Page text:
Nissan is closing its factory in Barcelona with the loss of about 2,800 jobs after the Japanese carmaker plunged to a $6.2bn (£5bn) net loss in the last financial year.
The move is part of a global restructuring, but Nissan said it’s UK factory in Sunderland will stay open.
Nissan is cutting production and car models after sales fell before and during the coronavirus pandemic.
The company’s net loss is its first for more than 10 years.
Nissan is part of a three-way alliance with Renault and Mitsubishi, which are restructuring global operations to enable them to work more closely and cut costs.
Nissan said it would focus on several “key markets”, including Japan, North America and China.
In a press briefing, its boss said that it will “sustain” its presence in Europe but will leave more room for alliance partners there, such as Renault. There has been speculation that Renault could switch some production to the Sunderland factory.
Nissan chief executive Makoto Uchida told the press briefing the company would maintain production at its Sunderland plant.
It will begin building cars there again in June, after production was paused due to coronavirus-related lockdown measures.
Mr Uchida described the closure of the Barcelona factory as “a very difficult decision”.
‘Sigh of relief’ for Sunderland workers
This is good news. For today, Nissan workers can breathe a sigh of relief that Sunderland has been recognised as an important production facility for the future.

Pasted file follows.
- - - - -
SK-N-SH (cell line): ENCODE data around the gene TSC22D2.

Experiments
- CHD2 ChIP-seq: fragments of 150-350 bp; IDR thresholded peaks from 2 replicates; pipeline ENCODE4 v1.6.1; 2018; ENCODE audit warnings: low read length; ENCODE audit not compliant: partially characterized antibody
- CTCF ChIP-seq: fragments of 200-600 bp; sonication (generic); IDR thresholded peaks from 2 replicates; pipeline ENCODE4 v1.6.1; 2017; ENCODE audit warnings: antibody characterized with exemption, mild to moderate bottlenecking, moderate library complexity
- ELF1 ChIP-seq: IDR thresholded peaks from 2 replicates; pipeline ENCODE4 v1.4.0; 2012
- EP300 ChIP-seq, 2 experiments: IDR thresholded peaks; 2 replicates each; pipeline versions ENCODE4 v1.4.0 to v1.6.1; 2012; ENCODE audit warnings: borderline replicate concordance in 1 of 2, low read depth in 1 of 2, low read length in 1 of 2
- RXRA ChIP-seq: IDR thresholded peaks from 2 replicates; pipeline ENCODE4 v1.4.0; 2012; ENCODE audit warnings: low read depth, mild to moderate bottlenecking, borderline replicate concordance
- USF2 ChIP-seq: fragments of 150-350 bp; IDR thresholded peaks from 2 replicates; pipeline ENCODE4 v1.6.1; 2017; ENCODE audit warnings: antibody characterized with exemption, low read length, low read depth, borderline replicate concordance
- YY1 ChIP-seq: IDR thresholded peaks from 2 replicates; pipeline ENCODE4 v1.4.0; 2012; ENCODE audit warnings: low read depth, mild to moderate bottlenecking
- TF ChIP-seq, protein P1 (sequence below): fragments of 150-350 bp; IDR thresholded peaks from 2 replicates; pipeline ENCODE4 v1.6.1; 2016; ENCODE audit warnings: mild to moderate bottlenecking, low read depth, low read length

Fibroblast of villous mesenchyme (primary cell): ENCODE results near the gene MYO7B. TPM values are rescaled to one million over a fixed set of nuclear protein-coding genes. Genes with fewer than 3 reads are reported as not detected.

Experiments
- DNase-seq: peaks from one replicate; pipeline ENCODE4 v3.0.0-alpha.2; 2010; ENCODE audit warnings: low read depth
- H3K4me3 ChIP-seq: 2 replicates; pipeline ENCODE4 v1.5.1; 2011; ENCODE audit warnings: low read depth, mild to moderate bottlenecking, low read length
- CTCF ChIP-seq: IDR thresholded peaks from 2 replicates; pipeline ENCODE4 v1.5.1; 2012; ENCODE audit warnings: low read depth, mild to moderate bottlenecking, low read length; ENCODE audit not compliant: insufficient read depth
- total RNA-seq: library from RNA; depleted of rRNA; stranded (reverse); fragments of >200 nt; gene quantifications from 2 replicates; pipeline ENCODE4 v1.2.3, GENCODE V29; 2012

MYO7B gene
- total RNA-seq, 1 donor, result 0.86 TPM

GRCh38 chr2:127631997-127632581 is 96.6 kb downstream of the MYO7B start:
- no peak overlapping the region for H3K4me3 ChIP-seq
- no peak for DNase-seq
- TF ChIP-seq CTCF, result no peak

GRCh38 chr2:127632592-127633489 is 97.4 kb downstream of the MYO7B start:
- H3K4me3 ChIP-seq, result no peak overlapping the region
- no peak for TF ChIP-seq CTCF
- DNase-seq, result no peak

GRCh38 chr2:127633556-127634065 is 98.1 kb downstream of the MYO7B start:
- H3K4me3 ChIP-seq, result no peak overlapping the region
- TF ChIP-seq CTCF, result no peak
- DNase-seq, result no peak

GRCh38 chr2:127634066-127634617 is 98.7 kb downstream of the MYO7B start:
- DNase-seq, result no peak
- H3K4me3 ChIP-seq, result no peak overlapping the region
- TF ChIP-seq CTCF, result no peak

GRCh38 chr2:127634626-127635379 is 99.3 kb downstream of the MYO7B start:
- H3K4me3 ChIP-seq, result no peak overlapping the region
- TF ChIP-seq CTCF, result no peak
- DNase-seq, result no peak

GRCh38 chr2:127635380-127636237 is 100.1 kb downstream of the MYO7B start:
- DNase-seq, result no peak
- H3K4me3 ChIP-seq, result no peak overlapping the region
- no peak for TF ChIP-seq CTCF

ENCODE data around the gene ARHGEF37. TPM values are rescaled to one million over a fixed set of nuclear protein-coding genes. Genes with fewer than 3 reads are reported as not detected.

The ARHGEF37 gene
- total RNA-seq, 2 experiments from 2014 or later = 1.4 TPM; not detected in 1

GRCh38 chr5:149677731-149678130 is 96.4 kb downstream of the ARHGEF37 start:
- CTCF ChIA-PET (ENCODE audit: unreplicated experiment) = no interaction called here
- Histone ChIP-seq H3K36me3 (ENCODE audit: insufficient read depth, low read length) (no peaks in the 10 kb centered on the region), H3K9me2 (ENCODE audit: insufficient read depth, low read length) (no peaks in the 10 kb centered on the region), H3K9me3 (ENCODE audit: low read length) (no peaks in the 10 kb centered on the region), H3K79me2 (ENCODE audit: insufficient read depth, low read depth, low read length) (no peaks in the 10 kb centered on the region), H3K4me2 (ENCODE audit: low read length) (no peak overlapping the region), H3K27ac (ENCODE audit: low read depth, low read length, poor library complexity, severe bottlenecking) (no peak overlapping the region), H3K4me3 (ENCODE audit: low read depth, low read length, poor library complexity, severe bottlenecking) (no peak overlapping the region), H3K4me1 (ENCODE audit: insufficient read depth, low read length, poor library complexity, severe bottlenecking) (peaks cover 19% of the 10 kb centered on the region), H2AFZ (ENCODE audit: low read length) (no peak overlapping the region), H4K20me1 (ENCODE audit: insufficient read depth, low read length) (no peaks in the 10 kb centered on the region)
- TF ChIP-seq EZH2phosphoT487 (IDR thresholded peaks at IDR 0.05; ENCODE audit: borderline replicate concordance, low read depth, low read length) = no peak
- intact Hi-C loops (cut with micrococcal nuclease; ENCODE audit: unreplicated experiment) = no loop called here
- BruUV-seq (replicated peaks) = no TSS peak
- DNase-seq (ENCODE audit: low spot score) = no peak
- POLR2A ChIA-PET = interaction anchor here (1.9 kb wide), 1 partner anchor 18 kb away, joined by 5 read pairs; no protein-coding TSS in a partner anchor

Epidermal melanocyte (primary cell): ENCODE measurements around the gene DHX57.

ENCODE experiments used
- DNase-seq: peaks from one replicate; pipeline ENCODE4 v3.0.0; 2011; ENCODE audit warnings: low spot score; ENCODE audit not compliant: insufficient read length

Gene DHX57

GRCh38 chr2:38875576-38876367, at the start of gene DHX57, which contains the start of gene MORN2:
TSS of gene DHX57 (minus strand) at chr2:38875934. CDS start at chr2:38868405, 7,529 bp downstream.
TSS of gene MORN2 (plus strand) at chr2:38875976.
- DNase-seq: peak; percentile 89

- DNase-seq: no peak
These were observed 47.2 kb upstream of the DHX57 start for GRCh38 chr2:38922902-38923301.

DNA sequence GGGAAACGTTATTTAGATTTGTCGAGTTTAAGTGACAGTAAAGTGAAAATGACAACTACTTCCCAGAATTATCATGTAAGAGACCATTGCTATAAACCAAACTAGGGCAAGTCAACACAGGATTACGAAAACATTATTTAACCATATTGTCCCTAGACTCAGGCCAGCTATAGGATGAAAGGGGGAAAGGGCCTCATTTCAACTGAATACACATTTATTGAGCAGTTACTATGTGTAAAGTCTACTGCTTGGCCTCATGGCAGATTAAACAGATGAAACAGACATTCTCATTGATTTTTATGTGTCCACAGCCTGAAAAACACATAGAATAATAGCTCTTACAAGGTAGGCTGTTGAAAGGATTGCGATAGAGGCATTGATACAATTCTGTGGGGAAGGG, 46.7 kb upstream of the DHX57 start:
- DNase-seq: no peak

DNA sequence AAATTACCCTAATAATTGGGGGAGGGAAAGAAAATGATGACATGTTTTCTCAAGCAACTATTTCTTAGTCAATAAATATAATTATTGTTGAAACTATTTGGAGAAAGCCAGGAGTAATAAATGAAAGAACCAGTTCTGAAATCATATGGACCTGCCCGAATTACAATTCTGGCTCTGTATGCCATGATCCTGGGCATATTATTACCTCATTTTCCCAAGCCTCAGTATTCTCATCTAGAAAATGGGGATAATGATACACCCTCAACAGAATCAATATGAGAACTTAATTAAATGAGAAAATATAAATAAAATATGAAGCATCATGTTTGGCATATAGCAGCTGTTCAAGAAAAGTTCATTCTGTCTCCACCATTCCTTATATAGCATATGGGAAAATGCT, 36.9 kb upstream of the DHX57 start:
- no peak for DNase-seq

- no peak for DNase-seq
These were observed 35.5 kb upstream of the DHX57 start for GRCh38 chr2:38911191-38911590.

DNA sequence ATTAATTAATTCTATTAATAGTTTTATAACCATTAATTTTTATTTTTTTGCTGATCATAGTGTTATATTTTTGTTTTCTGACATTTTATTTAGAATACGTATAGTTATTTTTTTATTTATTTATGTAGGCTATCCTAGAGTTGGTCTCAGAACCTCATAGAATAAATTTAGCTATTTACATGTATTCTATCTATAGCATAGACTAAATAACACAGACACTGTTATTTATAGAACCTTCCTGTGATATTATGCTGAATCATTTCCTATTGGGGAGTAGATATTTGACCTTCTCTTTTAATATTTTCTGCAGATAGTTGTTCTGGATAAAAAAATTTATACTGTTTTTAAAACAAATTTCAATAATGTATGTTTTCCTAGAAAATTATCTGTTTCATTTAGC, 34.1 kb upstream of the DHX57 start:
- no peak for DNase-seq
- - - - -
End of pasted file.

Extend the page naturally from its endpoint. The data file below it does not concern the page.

However, lots of questions remain. Nissan has identified Japan, North America and China as “core” markets – not Europe. In Europe, Nissan’s alliance partner Renault will assume a greater role and influence in Europe at a time when the global car market will have to make very aggressive cost reductions.
The question may arise in the future – who is really in charge in Europe? If it’s Renault, what does that mean for future investment in a post-Brexit UK? Nissan alone said it had capacity to make seven million cars when it only needs capacity for five million.
Only plants that can demonstrate an ability to be ruthless about cost will continue to attract investment. As Professor David Bailey tweeted this morning: “Once again, the workforce will have to pull out all the stops to work flexibly to get costs down”.
So, some belt tightening ahead, but workers in Sunderland will be thankful they are not in the same position as their Spanish and Thai counterparts, who are seeing plants closed down.
Drop in sales
On Thursday, Nissan also outlined plans to reduce the range of models of cars and trucks available in order to cut costs.
It said it would reduce the number of models from 69 to about 55 over the next few years, focusing instead on electric vehicles and sports cars.
Nissan said that worldwide sales of its vehicles between January and April had dropped by 31.1% in comparison with the same period last year.
But even before the Covid-19 outbreak, Nissan’s sales and profits had been falling, forcing it to pull back from the ambitious expansion plan devised by now-ousted leader Carlos Ghosn.
The carmaker’s operating profit had tumbled for four years in a row as it chased market share, particularly in America, leading led to overcapacity at its car plants and steep discounts.
The pandemic added yet more pressure on the company to step up its cost-cutting efforts. On Thursday the company said it was too difficult to forecast its performance in the next year due to the coronavirus pandemic.
Mr Uchida said that the firm’s key focus during the pandemic was now to “pursue steady growth”, instead of the massive sales expansion it pursued in the past.